Coping After a Traumatic Accident

A soldier returning home from war in Iraq. A teenager who was sexually assaulted by a classmate. A driver who was involved in a serious car crash. These people and their situations might not seem like they have much in common. However, their stories all share one important, dangerous link: as a result of their experiences, they could all be suffering from trauma.

Defining Trauma

Trauma is a deeply distressing or disturbing experience.  Some common causes include war, natural disasters, physical, sexual, or psychological abuse, and exposure to homicide or other violent crimes. Many events that cause personal injuries, ranging from workplace accidents to car accidents, can also lead to trauma.

After a traumatic experience, many people experience post-traumatic stress disorder, or PTSD. Characteristics of PTSD include:

  • Flashbacks to the traumatic event
  • Nightmares
  • Feelings of detachment or hopelessness
  • Depression
  • Irritability or anger
  • Feelings of guilt
  • Hypervigilance, or being aware of any possible dangers or triggers
  • Hypersensitivity, including an increased heart rate, exaggerated startle reflex, and an increase in blood pressure
  • Insomnia
  • Headaches

The Effects of Trauma

Along with PTSD, depression and anxiety are also common results of trauma. For example, a car accident survivor could experience depression as they wonder why they deserved to live when others didn’t, or feel extreme anxiety about driving again. When someone is suffering from PTSD or another mental disorder after a traumatic experience, it not only hinders their personal and social lives, but can also lead to lost wages and financial strain if their disorder causes them to miss work.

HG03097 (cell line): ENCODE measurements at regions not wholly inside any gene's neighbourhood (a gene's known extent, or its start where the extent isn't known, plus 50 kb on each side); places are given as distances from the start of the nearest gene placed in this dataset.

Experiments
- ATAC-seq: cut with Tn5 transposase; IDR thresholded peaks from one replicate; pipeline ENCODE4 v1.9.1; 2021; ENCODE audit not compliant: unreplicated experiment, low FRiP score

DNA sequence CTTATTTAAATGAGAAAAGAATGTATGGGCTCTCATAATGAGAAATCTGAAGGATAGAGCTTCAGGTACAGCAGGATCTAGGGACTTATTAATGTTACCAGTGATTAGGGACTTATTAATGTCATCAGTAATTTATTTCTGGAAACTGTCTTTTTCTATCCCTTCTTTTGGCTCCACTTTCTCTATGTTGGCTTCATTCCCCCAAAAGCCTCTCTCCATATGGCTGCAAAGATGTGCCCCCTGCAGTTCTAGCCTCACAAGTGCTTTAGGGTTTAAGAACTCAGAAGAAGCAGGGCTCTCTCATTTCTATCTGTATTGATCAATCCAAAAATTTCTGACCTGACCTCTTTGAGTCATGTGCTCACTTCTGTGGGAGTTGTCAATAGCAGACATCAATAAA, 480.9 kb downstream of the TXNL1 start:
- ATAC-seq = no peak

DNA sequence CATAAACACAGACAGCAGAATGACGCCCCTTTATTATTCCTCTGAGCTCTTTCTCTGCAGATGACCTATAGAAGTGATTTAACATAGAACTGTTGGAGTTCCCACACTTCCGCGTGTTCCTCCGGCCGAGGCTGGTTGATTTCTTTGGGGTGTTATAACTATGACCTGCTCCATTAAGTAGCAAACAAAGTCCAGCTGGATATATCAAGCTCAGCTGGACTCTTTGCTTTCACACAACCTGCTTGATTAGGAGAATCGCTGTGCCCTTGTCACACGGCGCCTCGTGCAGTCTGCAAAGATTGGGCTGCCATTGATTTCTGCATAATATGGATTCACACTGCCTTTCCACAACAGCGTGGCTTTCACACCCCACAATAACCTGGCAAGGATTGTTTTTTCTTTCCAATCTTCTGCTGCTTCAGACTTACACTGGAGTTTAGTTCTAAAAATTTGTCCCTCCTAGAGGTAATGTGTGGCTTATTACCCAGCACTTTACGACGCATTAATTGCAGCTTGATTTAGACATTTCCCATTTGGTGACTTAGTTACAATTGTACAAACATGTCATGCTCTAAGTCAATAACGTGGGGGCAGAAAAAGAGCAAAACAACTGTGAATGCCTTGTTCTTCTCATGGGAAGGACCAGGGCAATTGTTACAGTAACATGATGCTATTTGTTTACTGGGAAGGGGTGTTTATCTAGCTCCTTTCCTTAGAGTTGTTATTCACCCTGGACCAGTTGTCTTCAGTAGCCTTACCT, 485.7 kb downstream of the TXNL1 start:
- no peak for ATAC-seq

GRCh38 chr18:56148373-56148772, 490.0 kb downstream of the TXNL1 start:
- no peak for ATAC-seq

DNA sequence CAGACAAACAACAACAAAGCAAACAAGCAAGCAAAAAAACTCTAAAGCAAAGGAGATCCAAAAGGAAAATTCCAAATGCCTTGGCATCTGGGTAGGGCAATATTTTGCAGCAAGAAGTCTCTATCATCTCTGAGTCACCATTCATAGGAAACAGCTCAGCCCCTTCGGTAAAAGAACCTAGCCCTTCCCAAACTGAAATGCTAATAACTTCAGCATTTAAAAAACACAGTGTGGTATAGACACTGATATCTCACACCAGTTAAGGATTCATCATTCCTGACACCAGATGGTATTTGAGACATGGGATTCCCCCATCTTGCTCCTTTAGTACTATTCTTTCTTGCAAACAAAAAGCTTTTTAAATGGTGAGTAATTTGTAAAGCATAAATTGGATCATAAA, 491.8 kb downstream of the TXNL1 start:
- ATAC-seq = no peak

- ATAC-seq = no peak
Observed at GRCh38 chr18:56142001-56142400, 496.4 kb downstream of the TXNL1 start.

More importantly, however, people who have survived trauma experience an increased risk of suicide or self-harm. The risk is even higher if the person already has a history of suicide attempts of ideation, or if they have another mental condition. Every year, 44,193 Americans die via suicide. Additionally, there are 25 attempted suicides for every successful one. This is clearly an important issue, but one that is not talked about often enough.

Get Help Today

After a traumatic accident, dealing with physical injuries is critical. But don’t overlook mental health. If you are experiencing PTSD, anxietry, or depression as a result of a car accident or other event, talk to a doctor or mental health professional. If you are in a crisis, call the National Suicide Prevention Lifeline at 1-800-273-8255.


The attorneys at Perenich, Caulfield, Avril & Noyes represent those involved in car accidents, motorcycle accidents, bicycle accidents, pedestrian accidents, and other types of personal injury matters. Our firm is one of the oldest personal injury law firms in Tampa Bay. There are no attorneys’ fees or costs unless we prevail for you. Call our office 24 hours a day at 727-796-8282 or simply click here to schedule a free case consultation.


Related Post